Media News and Media Moves – 25th January 2021
Welcome to Lexington’s weekly round-up of media news and the latest moves in journalism. To subscribe please email email@example.com
Corbyn campaigns against News UK TV channel
Former Labour leader Jeremy Corbyn MP has vowed to campaign against the launch of the new News UK television channel, as he campaigns for a more “just, free and accountable” media as part of his Peace and Justice Project. The project will not be signing up members but Corbyn hopes to play a convening role in bringing together activists, trade unions and other leftwing groups to debate the role the media plays in society.
Ofcom gave the go-ahead last month to the new channel, backed by Rupert Murdoch, which is expected to be on air for four to five hours a night. It competes with Andrew Neil’s GB News, with the pair racing to be the first on air. Corbyn repeatedly criticised the role of the media in public life during his time as leader of the opposition. In 2018, Corbyn gave a lecture at the Edinburgh Television Festival calling for a taxpayer-owned British Digital Corporation to offset the power of multinational corporations in the media, though the policy never made it into Labour’s manifesto.
The New Statesman has also published an article this week arguing that the “Foxification” of the British media must be resisted, and that the two new TV news channels will “further damage a deeply fractured Britain”.
Google threatens to leave Australia
The top media news story down under this week is that Google is threatening to remove its search engine from Australia after the country attempted to make the tech giant share royalties with news publishers. Whilst Google already has agreements in other countries to fund local news, the proposed Australia law goes further and is the first in the world to introduce a law to make Google, Facebook and others pay media outlets for their news content. But the US tech firms have fought back, warning the law would make them withdraw some of their services. Australian PM Scott Morrison said lawmakers would not yield to “threats”.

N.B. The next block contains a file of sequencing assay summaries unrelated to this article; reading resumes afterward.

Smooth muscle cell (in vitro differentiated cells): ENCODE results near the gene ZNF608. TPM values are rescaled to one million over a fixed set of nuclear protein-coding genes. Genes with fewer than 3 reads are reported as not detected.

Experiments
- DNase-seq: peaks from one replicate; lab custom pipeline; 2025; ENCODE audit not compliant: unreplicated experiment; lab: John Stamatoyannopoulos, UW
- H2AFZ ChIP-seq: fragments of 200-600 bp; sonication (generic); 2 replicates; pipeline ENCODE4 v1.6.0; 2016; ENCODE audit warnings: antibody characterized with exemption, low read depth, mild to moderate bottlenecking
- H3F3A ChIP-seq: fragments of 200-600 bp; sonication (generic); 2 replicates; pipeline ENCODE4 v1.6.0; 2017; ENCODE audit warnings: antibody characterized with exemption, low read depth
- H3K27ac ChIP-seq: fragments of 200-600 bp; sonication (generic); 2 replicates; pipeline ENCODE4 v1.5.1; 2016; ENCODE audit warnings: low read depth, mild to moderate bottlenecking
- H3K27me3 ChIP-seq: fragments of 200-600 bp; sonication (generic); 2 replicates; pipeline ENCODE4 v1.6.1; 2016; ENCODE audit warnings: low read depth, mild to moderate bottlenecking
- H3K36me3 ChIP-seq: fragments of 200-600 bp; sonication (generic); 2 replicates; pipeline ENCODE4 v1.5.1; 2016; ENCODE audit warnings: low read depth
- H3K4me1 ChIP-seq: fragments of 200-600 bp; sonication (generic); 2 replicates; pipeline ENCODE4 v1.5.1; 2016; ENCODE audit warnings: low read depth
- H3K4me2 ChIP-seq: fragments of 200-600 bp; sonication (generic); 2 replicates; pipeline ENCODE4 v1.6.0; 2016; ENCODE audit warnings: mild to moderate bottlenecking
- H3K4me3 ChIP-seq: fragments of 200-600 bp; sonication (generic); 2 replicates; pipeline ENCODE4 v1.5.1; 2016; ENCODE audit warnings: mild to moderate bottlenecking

This is the latest development in the case of mounting pressure for tech giants to pay for news content across the world, as Google struck a landmark deal with media outlets in France on Thursday. In Australia, the proposed news code would tie Google and Facebook to mediated negotiations with publishers over the value of news content, if no agreement could be reached first. Whilst Australia is far from Google’s largest market, the proposed news code could pave the way for how governments worldwide could seek to regulate big tech firm in the future.
TWEET OF THE WEEK
Culture Secretary Oliver Dowden MP writes in the Times’ Red Box this week about Twitter’s suspension of Trump’s account, and how the UK Government plans to protect free speech while regulating social media.
Ben Spencer has left the Daily Mail to be the next Science Editor at The Sunday Times.
Shaun Wooller has left The Sun and is moving to the Daily Mail, where he will continue to cover all aspects of health news, including policy and medical research.
Sascha O’Sullivan is joining City A.M. as Comment and Features Editor.
Kate McGough has been appointed Education and Identity Producer for the BBC.
Kadhim Shubbar has recently returned to London to join the FT’s investigative unit as a Corporate Reporter.
Jess Clark has been promoted to Retail and Property Editor at City A.M., she continues as the Book Editor at the newspaper.
Jonathan Coles has been appointed as a Reporter at The Daily Mirror.
The New Scientist has appointed Anna Demming as Features Editor for Physics and Technology.
If your organisation needs communications advice, or you would like more information about how Lexington’s team of media experts can support you, please contact: